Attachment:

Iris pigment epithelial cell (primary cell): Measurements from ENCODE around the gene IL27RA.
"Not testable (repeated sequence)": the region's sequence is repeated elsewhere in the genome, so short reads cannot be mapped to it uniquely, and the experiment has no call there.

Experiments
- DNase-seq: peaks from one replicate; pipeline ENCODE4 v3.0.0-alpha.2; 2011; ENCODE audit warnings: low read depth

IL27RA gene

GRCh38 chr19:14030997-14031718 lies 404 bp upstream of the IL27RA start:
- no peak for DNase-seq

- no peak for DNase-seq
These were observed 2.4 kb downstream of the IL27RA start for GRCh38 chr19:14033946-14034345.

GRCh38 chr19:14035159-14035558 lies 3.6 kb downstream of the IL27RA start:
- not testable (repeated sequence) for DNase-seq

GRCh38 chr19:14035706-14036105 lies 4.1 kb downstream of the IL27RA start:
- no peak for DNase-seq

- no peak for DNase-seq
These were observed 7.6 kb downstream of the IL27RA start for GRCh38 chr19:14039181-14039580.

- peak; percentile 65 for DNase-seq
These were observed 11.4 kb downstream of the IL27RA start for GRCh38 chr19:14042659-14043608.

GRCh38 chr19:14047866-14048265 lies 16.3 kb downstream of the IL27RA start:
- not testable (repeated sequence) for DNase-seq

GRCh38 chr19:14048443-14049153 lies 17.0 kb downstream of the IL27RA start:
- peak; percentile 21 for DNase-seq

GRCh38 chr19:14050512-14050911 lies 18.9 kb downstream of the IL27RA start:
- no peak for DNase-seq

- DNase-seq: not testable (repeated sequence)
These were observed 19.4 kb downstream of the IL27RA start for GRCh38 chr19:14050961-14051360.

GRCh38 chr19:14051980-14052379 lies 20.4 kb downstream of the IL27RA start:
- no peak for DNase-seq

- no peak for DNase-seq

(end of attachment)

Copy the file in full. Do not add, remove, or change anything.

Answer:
Iris pigment epithelial cell (primary cell): Measurements from ENCODE around the gene IL27RA.
"Not testable (repeated sequence)": the region's sequence is repeated elsewhere in the genome, so short reads cannot be mapped to it uniquely, and the experiment has no call there.

Experiments
- DNase-seq: peaks from one replicate; pipeline ENCODE4 v3.0.0-alpha.2; 2011; ENCODE audit warnings: low read depth

IL27RA gene

GRCh38 chr19:14030997-14031718 lies 404 bp upstream of the IL27RA start:
- no peak for DNase-seq

- no peak for DNase-seq
These were observed 2.4 kb downstream of the IL27RA start for GRCh38 chr19:14033946-14034345.

GRCh38 chr19:14035159-14035558 lies 3.6 kb downstream of the IL27RA start:
- not testable (repeated sequence) for DNase-seq

GRCh38 chr19:14035706-14036105 lies 4.1 kb downstream of the IL27RA start:
- no peak for DNase-seq

- no peak for DNase-seq
These were observed 7.6 kb downstream of the IL27RA start for GRCh38 chr19:14039181-14039580.

- peak; percentile 65 for DNase-seq
These were observed 11.4 kb downstream of the IL27RA start for GRCh38 chr19:14042659-14043608.

GRCh38 chr19:14047866-14048265 lies 16.3 kb downstream of the IL27RA start:
- not testable (repeated sequence) for DNase-seq

GRCh38 chr19:14048443-14049153 lies 17.0 kb downstream of the IL27RA start:
- peak; percentile 21 for DNase-seq

GRCh38 chr19:14050512-14050911 lies 18.9 kb downstream of the IL27RA start:
- no peak for DNase-seq

- DNase-seq: not testable (repeated sequence)
These were observed 19.4 kb downstream of the IL27RA start for GRCh38 chr19:14050961-14051360.

GRCh38 chr19:14051980-14052379 lies 20.4 kb downstream of the IL27RA start:
- no peak for DNase-seq

- no peak for DNase-seq